One of the biggest threats to the International Space Station (ISS) comes from micrometeoroid impacts. A small hole in the wrong place can throw the resident astronauts into a life threatening situation. Currently, there is no active program to monitor these types of impacts, though scientists think they must be common given the ubiquity of small objects in the ISS’s orbit. An interdisciplinary team from MIT hopes to provide some data to support that theory by using an extremely unusual impact sensor made almost entirely out of fabric.
Exterior paneling on the ISS is already covered in a fabric material called Beta cloth, which gives the space station its distinctive white color. The teflon-laced fiberglass material is designed to protect the space station from small scale impacts. However, it does not actively monitor whether or where an impact has occurred, making it difficult for astronauts to determine if a piece of the fabric needs to be repaired or replaced.
Enter the material designed by the team at MIT. It uses “thermally drawn acoustic fibers” which are hypersensitive to mechanical vibrations. The fabric also converts those mechanical vibrations directly into electric energy using the piezoelectric effect. Hooking wires up to individual patches of material would provide a grid-like structure and allow engineers to count the number and size of impacts affecting the fabric.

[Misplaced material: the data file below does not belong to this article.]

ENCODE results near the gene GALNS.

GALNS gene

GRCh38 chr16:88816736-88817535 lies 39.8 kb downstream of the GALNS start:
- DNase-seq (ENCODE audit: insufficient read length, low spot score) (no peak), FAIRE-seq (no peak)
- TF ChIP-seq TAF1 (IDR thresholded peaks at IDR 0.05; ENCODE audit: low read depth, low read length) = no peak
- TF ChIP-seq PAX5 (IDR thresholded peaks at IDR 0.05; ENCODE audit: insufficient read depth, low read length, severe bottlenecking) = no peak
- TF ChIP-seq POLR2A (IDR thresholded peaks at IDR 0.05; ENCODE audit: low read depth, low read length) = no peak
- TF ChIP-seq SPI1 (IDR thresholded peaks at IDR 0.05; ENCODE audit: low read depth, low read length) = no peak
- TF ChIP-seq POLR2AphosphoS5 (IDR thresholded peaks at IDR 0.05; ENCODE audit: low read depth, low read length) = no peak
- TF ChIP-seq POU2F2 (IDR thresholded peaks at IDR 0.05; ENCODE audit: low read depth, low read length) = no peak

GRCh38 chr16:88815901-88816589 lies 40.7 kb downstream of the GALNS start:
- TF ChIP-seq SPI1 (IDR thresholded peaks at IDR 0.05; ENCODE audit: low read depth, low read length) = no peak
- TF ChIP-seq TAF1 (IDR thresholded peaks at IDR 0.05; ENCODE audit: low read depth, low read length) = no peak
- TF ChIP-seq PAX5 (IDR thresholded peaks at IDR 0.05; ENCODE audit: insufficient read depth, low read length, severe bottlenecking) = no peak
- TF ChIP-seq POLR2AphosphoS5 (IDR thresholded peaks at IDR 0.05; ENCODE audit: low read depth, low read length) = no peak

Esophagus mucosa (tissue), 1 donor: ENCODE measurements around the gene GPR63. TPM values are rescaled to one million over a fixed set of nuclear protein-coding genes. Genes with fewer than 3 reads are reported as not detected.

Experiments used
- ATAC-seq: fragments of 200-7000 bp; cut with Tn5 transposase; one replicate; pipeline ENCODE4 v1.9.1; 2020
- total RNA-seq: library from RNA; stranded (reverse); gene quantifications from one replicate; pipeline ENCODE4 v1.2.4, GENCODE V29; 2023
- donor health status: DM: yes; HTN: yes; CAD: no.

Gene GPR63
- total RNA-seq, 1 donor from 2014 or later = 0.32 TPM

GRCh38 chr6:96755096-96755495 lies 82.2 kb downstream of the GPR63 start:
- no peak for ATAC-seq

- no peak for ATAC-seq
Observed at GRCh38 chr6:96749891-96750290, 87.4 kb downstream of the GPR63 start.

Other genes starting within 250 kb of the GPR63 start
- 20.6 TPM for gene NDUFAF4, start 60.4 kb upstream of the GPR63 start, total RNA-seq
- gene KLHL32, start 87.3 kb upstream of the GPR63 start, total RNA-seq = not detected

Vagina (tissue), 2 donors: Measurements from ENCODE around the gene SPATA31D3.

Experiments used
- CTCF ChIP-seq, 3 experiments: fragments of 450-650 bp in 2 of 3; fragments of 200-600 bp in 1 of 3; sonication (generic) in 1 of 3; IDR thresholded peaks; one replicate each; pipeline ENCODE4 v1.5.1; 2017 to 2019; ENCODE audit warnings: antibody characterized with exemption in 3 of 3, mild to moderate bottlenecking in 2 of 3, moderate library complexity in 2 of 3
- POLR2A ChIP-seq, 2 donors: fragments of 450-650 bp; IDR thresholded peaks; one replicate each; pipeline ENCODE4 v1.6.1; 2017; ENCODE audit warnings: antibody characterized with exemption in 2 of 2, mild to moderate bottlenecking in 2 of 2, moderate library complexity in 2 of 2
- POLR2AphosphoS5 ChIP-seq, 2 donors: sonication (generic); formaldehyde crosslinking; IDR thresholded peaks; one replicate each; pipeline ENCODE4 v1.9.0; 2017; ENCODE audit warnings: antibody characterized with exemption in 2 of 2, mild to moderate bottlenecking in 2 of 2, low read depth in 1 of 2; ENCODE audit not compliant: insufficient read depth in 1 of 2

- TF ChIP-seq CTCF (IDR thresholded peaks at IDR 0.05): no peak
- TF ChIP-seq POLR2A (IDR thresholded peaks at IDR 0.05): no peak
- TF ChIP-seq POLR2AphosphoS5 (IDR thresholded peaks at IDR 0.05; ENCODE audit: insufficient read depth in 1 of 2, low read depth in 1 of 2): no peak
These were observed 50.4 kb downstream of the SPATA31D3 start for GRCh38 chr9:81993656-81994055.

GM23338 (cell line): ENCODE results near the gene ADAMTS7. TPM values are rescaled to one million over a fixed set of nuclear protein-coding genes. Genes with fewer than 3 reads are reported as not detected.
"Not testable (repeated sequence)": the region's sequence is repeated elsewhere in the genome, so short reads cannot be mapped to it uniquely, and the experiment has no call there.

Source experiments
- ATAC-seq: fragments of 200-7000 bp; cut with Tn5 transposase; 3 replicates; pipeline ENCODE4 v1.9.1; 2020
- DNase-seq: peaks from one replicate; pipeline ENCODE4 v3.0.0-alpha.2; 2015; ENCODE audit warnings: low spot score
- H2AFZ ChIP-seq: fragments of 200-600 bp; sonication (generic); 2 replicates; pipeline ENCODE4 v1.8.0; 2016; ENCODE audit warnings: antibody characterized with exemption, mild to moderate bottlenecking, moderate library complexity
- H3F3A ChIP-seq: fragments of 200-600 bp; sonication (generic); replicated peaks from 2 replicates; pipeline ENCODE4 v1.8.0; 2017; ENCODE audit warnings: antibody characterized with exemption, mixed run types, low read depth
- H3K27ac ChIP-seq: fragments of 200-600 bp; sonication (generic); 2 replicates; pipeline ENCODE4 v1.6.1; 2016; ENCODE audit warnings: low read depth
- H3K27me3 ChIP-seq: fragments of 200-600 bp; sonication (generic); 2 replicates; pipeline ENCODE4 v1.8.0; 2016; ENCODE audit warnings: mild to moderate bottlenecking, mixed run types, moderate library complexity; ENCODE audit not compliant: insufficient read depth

Samples of these highly sensitive fabrics, as well as others that have electronics embedded directly in them, were sent to the ISS earlier in November. While the samples remain unpowered for now, a 10cm x 10cm swatch is currently attached to the exterior of the ISS. The team plans to expose the sample to the rigors of space for one year, after which it will be returned to Earth and analyzed for any changes.
In addition to analyzing the return sample, the team plans to launch powered versions of the fabrics in late 2021 or early 2022. Powered fabrics are not only useful to detect debris impacts though. The team also plans to brainstorm other use cases for the material. Numerous applications have already been developed on the ground, but space is a new frontier for this novel technology.
Ideas include everything from the detection of cosmic dust to haptic feedback and communication networks embedded in the fabrics of space suits. Since the idea of using these fabrics in space is still so new, the inventors at MIT are exploring many potential options to truly understand the potential of this ground-breaking technology. If they prove up to the challenge, the ISS, and many other permanently space-faring vehicles, might get a whole new high-tech set of clothes.
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Lead Image Credit: JAXA / Space edited by MIT News